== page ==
Forced Conversions under the Visigoths Part 1

By Rabbi Juan Bejarano-Gutierrez

As Norman Roth notes, perhaps one of the greatest oddities regarding the history of the Jews of the Iberian Peninsula is that Jewish life there existed for a longer period than even in the land of Israel, if one assumes continual settlement.[1] While archaeological evidence verifies the existence of Jewish settlement in Hispania (the name given to the Peninsula as a Roman province) from the third and fourth centuries CE, there is little doubt that a Jewish presence existed there during earlier Roman rule. During the prior periods of Jewish and Roman interaction, Jews enjoyed some special measures under Roman rule in part due to the historic relationship between the Hasmonean dynasty and Roman Republic as well as a favorable disposition by Julius Caesar due to support he received from Jewish soldiers during the Roman civil war.[2]

The multiple rebellions against Rome in the 1st and 2nd centuries of the Common Era would ultimately bring about harsh Roman decrees on Jewish practice, but they were generally localized by the geographical nature of the rebellions.[3] The transformation of the Roman Empire from paganism to Christianity would permanently alter its attitude towards Jews and influence the successor states which followed its demise.

The Familiarity of Forced Conversions

 Despite the tragedy of forced conversions in the 14th and 15th centuries, they were not new to Iberian Jewry. In fact, Jews of the Iberian Peninsula and its surrounding environs were quite familiar with the phenomena of compulsory or coerced conversions. In the 5th century CE, Jews of the island of Minorca off the eastern coast of Spain were subject to forced conversion to Christianity.[4] The earliest account of forced conversions in Spanish environs occurs in the island of Minorca in the year 418. Severus the bishop of Majorca relates this occurrence in a letter. While the details are not extensive, violence erupted between Jews and Christians at the instigation of the local bishop.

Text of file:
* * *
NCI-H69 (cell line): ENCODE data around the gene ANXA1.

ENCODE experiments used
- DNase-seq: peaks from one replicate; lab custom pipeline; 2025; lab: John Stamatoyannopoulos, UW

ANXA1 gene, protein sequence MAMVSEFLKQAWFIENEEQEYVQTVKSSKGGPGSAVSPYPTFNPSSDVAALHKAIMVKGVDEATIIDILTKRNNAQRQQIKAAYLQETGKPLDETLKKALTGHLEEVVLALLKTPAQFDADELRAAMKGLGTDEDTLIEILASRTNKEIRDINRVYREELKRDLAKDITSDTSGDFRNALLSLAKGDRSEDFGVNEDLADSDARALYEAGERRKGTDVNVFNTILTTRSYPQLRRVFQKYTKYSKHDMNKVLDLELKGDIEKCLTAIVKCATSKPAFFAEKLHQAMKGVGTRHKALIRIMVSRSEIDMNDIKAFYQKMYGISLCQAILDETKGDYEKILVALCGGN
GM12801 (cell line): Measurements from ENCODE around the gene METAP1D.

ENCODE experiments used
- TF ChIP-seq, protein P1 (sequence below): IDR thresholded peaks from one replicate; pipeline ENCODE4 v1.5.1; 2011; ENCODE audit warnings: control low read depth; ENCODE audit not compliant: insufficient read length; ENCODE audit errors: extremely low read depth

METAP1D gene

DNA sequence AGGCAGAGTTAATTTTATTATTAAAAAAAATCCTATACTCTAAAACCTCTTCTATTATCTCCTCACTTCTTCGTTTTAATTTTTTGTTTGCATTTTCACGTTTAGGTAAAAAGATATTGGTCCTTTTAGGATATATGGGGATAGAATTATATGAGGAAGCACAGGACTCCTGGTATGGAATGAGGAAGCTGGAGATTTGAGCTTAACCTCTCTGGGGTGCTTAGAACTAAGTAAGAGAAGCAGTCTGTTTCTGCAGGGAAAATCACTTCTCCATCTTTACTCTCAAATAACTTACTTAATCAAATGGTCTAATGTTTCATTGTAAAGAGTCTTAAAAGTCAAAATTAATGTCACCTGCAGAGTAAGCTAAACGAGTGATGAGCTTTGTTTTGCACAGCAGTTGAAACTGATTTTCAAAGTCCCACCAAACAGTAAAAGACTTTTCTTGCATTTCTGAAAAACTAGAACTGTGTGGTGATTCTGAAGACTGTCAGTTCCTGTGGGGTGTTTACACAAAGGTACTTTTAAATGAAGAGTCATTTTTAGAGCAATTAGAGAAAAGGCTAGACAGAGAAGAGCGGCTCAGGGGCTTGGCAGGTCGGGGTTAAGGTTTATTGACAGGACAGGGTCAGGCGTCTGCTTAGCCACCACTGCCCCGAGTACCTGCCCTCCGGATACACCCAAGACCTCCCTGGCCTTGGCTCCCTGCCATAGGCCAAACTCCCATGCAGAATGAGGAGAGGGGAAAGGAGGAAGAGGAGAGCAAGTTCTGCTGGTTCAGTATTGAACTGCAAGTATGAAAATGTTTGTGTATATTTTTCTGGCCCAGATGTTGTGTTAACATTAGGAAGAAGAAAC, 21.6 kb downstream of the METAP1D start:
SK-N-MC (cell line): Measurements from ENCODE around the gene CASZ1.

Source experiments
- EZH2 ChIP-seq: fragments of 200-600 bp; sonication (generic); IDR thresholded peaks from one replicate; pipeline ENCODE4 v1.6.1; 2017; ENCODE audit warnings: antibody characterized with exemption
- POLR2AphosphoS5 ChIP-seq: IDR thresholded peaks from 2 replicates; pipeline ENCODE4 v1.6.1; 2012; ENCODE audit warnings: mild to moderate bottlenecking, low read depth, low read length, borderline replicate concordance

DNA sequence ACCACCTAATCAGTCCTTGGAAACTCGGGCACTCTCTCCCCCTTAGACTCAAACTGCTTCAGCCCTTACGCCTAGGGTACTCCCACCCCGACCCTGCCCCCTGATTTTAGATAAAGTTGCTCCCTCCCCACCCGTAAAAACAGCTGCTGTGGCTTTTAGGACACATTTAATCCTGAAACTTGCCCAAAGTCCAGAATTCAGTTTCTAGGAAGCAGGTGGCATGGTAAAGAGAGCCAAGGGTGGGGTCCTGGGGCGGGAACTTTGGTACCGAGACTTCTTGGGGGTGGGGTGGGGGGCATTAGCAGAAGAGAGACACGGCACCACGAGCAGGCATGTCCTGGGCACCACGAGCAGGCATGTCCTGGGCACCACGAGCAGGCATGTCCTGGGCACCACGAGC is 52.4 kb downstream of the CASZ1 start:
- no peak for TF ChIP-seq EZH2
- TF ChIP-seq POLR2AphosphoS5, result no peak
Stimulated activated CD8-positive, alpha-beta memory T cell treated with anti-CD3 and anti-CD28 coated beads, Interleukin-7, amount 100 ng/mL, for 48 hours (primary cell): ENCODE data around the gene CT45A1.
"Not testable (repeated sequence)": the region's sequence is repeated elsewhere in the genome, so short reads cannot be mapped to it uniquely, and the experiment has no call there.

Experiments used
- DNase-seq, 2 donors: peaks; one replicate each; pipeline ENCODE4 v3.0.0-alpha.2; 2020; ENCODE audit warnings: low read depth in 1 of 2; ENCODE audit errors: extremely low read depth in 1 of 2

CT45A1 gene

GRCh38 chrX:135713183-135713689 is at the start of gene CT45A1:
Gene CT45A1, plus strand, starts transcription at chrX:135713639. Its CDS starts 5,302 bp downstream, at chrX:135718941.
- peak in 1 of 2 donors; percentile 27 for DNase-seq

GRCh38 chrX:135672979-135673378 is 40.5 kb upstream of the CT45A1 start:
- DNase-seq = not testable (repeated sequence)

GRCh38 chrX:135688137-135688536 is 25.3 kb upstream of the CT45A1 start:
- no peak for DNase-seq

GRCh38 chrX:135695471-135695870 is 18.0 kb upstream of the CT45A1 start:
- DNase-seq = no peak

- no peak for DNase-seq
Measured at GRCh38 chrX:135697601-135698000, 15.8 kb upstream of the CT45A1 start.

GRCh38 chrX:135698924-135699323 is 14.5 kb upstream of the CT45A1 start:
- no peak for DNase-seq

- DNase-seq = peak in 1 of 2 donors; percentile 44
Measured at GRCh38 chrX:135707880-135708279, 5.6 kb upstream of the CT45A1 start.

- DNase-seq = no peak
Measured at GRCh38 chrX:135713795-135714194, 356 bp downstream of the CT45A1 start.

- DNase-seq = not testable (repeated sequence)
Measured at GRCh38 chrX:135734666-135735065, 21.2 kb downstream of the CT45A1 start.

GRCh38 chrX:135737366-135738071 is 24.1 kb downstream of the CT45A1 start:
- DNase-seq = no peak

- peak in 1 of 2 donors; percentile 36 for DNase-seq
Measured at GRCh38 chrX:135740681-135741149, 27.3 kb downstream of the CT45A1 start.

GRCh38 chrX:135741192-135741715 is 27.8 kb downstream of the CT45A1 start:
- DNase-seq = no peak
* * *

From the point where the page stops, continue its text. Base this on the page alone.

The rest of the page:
According to Yitzhak Baer, Jews encouraged each other to remember the Maccabean martyrs and hold steadfast. The steadfast nature of many women is also highlighted. The romantic imagery aside, the highest echelon of the community succumbed to pressure, however. According to Severus, five hundred and forty Jews converted.[5] According to E.H. Lindo, they returned to Judaism after the Muslim conquest which would indicate, for lack of a better term a sufficient crypto-Jewish identity capable of withstanding hundreds of years of suppression of open Jewish identity.[6]

Catherine Navarro argues that the case of the forced conversion of Minorca is subject to controversy. This is based on her contention that this story may have been redacted quite later in the seventh century. Navarro points to previous occurrences of forced conversion of Jews such as the case of the Eastern Roman Emperor Heraclius in 632 CE.[7] She also pointed to the Council of Galia (Clichy) in 615 and King Dagobert in 632-635 CE.[8] In 629 CE, Dagobert the King of all the Franks ordered all the Jews of his kingdom to convert or leave his domains. The same policy was followed by the Kingdom of Lombardy shortly after.


The motivation behind this may have also been linked to the influence of the Byzantine emperor Heraclius. Navarro asserts that converts of Jewish origin were effectively characterized as second class citizens. This was based in part on the ongoing suspected nature of the ongoing fidelity to Jewish practices among Jewish converts reinforced by the recapitulation of this in various councils.[9]

[1] Norman Roth, Jews, Visigoths, and Muslims in Medieval Spain: Cooperation and Conflict, (E.J. Brill, Leiden, 1994), p. 9.

[2] Mark. R. Cohen, Under Crescent & Cross: The Jews in the Middle Ages, (Princeton University Press, Princeton, 1994), p. 31.

[3] Ibid. 31.

[4] Yitzhak Baer, A History of the Jews in Christian Spain: Volume 1, (Jewish Publication Society, Philadelphia: 1961), p. 17.

[5] Ibid.16.

[6] E.H. Lindo, The Jews of Spain and Portugal (London: Longman, Brown, Green, & Longmans, 1848), p. 11. A similar case of forced conversion occurred in Clermont in Auvergne on the day following Ascension Day, 576 CE. Cecil Roth, A History of the Marranos, (Jewish Publication Society, Philadelphia, 1947), p. 7.

[7] Catherine Cordero Navarro, “El Problema Judio Como Vision de “Otro” en el reino visigodo de Toledo. Revisiones Historiograficas,” En La Espana Medieval, 23 (2000):12.

[8] Catherine Cordero Navarro, “El Problema Judio Como Vision de “Otro” en el reino visigodo de Toledo. Revisiones Historiograficas,” En La Espana Medieval, 23 (2000):19.

[9] Catherine Cordero Navarro, “El Problema Judio Como Vision de “Otro” en el reino visigodo de Toledo. Revisiones Historiograficas,” En La Espana Medieval, 23 (2000): 36.

By  Rabbi Juan Bejarano-Gutierrez, the director of the B’nei Anusim Center for Education, and author of What is Kosher?

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